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Living with sight loss during COVID-19

The CNIB Foundation recently checked in with Winnipeg’s Marianne Swarek, 89 years young, who was diagnosed with macular degeneration in her 40s. She spoke with us about living with sight loss during the pandemic – she shared the challenges she is facing as well as her advice for staying positive. 

CNIB Foundation: What would you like people to know about living with sight loss during COVID-19? 

Marianne: That I’m still functioning even at my age, with the help of people being kind to me. I had my sight throughout school, throughout my working career. Raising my family, I could still see all my children, my grandchildren. Once I lost my sight, I found it really difficult, but I found people in general very caring and helpful.

CNIB Foundation: Tell us something positive that has happened to you during this pandemic. 

A photo of a set of headphones placed over four books.Marianne: I think it’s been the kindness expressed to me throughout this situation. When I go to Safeway, I find they’re very helpful. I can’t read labels and things, and the staff there know that I can’t see very well and they’re very accommodating. I’m very touched by that because I was always a very independent person, so to be given that kind of help when I need it…I feel very blessed.

CNIB Foundation: What are some of the challenges you’ve faced during this pandemic? 

Marianne: I was a member at the Reh-Fit Centre here in Winnipeg. I was going on Mondays, Wednesdays and Fridays for my exercises. I’m finding that trying to fit in my exercises on my own is not easy. Although they have the exercises on TV, I can’t see it well enough to take part. I’ve been walking and being very careful with that, but I do miss the exercise routine that was there for me – losing it has been hard.

CNIB Foundation: How has life changed for you during the pandemic? What are some things that you’re doing differently?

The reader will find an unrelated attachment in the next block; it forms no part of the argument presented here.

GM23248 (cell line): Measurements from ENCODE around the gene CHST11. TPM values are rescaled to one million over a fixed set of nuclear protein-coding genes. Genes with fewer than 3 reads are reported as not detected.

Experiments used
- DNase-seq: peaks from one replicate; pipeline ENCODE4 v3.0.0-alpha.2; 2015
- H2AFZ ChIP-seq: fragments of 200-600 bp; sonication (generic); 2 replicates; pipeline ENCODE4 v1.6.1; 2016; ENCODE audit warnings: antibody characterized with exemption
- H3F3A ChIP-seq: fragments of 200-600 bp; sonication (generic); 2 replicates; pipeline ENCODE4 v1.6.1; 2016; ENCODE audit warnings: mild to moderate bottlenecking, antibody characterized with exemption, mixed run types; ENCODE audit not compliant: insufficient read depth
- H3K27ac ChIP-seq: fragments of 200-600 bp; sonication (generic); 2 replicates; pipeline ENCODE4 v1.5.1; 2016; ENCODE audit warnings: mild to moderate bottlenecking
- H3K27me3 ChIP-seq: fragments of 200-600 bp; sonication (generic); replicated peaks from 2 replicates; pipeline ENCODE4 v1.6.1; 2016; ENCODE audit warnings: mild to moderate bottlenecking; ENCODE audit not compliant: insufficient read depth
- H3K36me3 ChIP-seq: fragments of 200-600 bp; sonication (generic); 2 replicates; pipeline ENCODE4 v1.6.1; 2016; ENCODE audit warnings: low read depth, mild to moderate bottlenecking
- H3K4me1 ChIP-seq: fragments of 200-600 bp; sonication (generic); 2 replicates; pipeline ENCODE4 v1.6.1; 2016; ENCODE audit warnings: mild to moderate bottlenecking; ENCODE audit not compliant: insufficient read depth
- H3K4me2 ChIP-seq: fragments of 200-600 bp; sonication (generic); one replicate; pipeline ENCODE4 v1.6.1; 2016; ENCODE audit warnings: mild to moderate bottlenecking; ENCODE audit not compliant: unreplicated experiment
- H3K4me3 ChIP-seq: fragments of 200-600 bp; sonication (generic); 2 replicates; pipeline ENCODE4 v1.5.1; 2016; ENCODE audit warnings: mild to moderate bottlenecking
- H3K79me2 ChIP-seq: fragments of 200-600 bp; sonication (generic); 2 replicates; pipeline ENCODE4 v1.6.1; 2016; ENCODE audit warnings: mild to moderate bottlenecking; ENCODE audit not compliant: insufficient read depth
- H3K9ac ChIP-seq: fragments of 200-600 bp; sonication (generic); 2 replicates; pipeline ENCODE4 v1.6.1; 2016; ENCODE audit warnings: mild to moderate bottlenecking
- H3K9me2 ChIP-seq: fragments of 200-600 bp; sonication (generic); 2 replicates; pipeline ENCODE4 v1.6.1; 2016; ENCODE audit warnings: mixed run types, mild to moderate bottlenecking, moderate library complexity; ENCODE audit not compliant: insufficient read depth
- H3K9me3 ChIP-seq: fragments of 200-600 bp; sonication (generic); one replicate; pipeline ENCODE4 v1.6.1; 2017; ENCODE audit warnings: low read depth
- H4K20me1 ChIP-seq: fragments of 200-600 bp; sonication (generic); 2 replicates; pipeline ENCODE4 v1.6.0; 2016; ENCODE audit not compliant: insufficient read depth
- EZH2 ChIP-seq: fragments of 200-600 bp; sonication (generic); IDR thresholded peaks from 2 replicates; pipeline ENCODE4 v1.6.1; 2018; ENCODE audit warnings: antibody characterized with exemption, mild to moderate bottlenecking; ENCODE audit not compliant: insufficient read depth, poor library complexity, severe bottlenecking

Marianne: I’m finding that I’m not in touch with people in the building anymore. We have a meal program where I live. It’s only three days a week, but it helps you keep in touch with people in the building. With the pandemic, we’ve been having our meals sent up to our apartments. Everyone is following social distancing throughout the building. It’s changed in that you’re not allowed to really spend any time with anyone. That’s the greatest change for me during this pandemic.

CNIB Foundation: Now that the streets are quiet, have you noticed anything that you haven’t noticed before? 

Marianne: I walk most days, and what I’ve noticed on the street is that people are following the distancing rules. There’s been a real respect for the distancing rules. 

CNIB Foundation: What are some of the things you’re doing to stay busy during the pandemic? 

Marianne: My biggest thing is my books. I really enjoy my books and I’ve had lots of time to read them. For me, no matter what’s going on in the world, books provide a chance to get away from it all. I can easily get lost in a good story. Other than that, just being careful in general with the social distancing. 

CNIB Foundation: What advice would you give others to help keep their spirits up during the pandemic? 

Marianne: I think keeping in touch with people is important. One of the things recently was to reach out to others to wish them a Happy Easter. It was an opportunity for me to make contact and see how everyone was doing. I have a niece in Florida, cousins in New York and a sister-in-law in Chicago. Calling them helped me feel in touch. I felt that was really important you know, just to let people know you’re still well!

CNIB Foundation: What is one of the first things you’re going to do when the pandemic is over? 

Marianne: I’m excited to reconnect physically with CNIB’s Audio Book Club. That’s a very special group for me. It’s a chance for me to connect with other individuals living with sight loss over a shared passion for books. To be able to go in and enjoy a cup of coffee with that group is a wonderful thing. I will also rejoin the Reh-Fit Centre, and I belong to a seniors' group that I haven’t been with since March. I don’t know if we’ll restart now because we usually end in June, but that would be another group that I’d like to reconnect with.